The Lessons I Learned In 2012

Includes: AMD, BAC, HPQ
by: Jacob Steinberg

People usually like to talk about their successes and glories. I guess I am no different in that aspect, but I also believe that it is a good idea to go ahead and reflect once in awhile. As the year's end nears, I have been thinking about the bad trading and investing decisions I made in 2012 and what lessons I learned from them. While 2012 has generally been a good year for me, things could have been a lot better. Of course, the famous saying goes: hindsight is 20/20. I would like to revisit some of my bad decisions in the last year and the lessons I learned from them. Hopefully, readers can find a lot of similarities and reflect on their mistakes to learn some valuable lessons. After all, people spend tens of thousands dollars to go to college so they can learn valuable lessons that will help them earn money later on. Why not look at the trade/investment losses the same way?

Here goes my list:

1. AMD (NASDAQ:AMD): This company makes it to the top of my list. I bought it at $8.15 when it was very close to topping back in March. Back then, the sentiment on the stock was very positive and the monthly covered calls were yielding about 3-4%. I thought "what could go wrong here?" and sold some covered calls on my shares. Later on, the price kept dropping and dropping. I kept selling monthly covered calls to bring my breakeven price down, but the share price came down a lot faster than my breakeven price did. At the end, I sold my shares for $2.00 each and my breakeven price was $6.80. Thankfully, I hadn't bought a lot of shares of this company and the damage was not that bad.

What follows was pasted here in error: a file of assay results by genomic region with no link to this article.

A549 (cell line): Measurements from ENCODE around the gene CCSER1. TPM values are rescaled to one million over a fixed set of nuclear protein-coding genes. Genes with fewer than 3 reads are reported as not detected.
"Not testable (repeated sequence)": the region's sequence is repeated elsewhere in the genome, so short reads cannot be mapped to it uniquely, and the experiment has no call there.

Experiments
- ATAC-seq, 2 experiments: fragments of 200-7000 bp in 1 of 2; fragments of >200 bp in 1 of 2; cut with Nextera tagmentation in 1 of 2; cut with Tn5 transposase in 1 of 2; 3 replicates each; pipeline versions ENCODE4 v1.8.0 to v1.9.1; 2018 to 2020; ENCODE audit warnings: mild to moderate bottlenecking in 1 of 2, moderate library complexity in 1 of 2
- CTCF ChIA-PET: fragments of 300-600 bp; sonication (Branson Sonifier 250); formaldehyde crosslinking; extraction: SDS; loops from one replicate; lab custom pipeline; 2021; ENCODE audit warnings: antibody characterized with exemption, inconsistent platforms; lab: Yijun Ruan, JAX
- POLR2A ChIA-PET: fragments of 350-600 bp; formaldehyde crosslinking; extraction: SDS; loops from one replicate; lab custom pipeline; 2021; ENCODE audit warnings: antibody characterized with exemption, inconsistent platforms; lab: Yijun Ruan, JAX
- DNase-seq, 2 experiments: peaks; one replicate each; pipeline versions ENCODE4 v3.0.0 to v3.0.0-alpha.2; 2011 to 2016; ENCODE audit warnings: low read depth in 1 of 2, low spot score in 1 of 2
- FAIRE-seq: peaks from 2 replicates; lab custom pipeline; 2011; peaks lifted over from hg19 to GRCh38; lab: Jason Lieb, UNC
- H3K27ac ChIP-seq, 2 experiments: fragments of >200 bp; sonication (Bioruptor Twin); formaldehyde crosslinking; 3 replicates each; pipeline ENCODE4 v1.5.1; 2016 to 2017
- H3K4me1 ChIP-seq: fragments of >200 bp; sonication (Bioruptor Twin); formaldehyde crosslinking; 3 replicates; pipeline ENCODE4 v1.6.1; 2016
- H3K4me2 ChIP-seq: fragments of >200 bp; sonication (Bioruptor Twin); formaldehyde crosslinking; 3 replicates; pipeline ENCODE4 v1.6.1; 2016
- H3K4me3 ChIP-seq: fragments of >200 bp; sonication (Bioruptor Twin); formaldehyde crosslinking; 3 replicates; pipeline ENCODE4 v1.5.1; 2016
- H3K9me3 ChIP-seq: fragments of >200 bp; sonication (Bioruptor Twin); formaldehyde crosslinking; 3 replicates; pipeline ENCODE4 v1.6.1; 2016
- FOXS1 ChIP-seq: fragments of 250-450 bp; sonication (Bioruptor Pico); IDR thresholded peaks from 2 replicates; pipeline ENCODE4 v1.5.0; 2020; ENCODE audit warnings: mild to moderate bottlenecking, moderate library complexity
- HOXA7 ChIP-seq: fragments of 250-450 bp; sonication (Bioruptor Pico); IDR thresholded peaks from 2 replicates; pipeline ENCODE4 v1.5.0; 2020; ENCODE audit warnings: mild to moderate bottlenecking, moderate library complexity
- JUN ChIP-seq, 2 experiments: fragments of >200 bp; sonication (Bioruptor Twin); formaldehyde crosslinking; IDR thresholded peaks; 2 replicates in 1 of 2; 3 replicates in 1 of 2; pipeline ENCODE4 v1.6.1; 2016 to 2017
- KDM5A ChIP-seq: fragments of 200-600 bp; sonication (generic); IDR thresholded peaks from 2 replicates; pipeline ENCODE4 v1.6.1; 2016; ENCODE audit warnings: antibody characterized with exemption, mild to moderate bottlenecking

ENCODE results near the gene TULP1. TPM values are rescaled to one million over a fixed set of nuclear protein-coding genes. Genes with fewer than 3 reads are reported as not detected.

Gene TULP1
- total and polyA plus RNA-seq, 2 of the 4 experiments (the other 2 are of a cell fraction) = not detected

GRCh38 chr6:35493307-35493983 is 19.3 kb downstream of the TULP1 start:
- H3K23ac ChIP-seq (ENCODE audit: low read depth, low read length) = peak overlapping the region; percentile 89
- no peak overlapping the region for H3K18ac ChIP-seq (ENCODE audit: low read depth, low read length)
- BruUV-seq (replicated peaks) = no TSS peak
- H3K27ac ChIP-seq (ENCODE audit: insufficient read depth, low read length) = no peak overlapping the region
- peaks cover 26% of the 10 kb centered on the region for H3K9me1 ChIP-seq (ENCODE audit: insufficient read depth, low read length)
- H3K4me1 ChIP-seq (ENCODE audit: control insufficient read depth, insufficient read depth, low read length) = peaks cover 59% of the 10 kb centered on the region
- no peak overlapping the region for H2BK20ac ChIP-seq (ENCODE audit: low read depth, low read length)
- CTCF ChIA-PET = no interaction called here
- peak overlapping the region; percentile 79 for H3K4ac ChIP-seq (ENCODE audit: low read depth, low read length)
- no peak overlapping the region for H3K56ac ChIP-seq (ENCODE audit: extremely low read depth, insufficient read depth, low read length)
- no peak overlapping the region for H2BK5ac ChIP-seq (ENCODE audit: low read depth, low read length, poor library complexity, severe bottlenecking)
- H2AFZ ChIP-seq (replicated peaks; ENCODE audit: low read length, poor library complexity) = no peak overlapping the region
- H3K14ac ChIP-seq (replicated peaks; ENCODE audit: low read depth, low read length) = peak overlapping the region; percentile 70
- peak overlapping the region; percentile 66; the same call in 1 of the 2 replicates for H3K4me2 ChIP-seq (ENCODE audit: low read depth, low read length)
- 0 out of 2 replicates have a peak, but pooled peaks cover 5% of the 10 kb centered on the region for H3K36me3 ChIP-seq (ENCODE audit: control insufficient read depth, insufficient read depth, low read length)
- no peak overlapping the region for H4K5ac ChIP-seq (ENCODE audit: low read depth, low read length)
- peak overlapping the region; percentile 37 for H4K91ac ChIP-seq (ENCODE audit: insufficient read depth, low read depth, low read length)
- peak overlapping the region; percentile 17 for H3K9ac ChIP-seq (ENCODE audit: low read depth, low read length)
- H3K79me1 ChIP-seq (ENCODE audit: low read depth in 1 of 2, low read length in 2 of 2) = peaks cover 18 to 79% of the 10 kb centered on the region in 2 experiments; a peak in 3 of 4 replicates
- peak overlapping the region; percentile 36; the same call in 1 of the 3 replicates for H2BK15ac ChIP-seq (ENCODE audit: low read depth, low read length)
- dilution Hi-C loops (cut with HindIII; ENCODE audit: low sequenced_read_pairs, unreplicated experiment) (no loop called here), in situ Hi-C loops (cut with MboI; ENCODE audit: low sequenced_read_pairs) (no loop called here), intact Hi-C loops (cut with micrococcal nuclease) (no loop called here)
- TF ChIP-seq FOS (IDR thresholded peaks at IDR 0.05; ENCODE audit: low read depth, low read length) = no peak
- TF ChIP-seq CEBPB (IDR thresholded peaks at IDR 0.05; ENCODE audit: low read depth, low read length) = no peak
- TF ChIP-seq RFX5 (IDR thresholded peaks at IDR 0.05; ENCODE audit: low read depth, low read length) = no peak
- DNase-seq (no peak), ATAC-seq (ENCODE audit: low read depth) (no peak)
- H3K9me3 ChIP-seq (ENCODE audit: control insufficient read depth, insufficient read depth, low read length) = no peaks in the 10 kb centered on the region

Lesson Learned: Don't buy into hype and don't buy a company's shares at prices near its 52-week high. Many times, many stocks will be pumped up to unreasonable prices and many people will buy into these prices. Funny thing, back in June and then later in September, I even wrote articles about AMD thinking that the company was over-punished by investors. I should have paid a better attention to the company's fundamentals (particularly amount of debt and future growth opportunities) before buying it.

2. Bank of America (NYSE:BAC): Many people will be surprised to see this company on this list, given that this stock has outperformed the market by a large margin in 2012. To be exact, Bank of America is up 101% since the beginning of the year. Then, what's wrong with it? Nothing. More like something is wrong with the way I traded this company. In the beginning of 2012, this stock performed like a monster. It felt like it could go up forever, but the uptrend came to a halt in May and the share price fell from $9.93 to $6.80 by mid-May. Back then, I already had some shares, but I doubled the number of shares I held. Then I made the mistake of selling covered calls with a strike price of $9.00 expiring in January 2013. It was a huge mistake. Now the company trades for $11.15 and if my covered calls get exercised today, I will only get $9.00 for them. Sure, I will still make a good profit on my shares, but I could have done a lot better. I also had a similar experience with Ford (NYSE:F).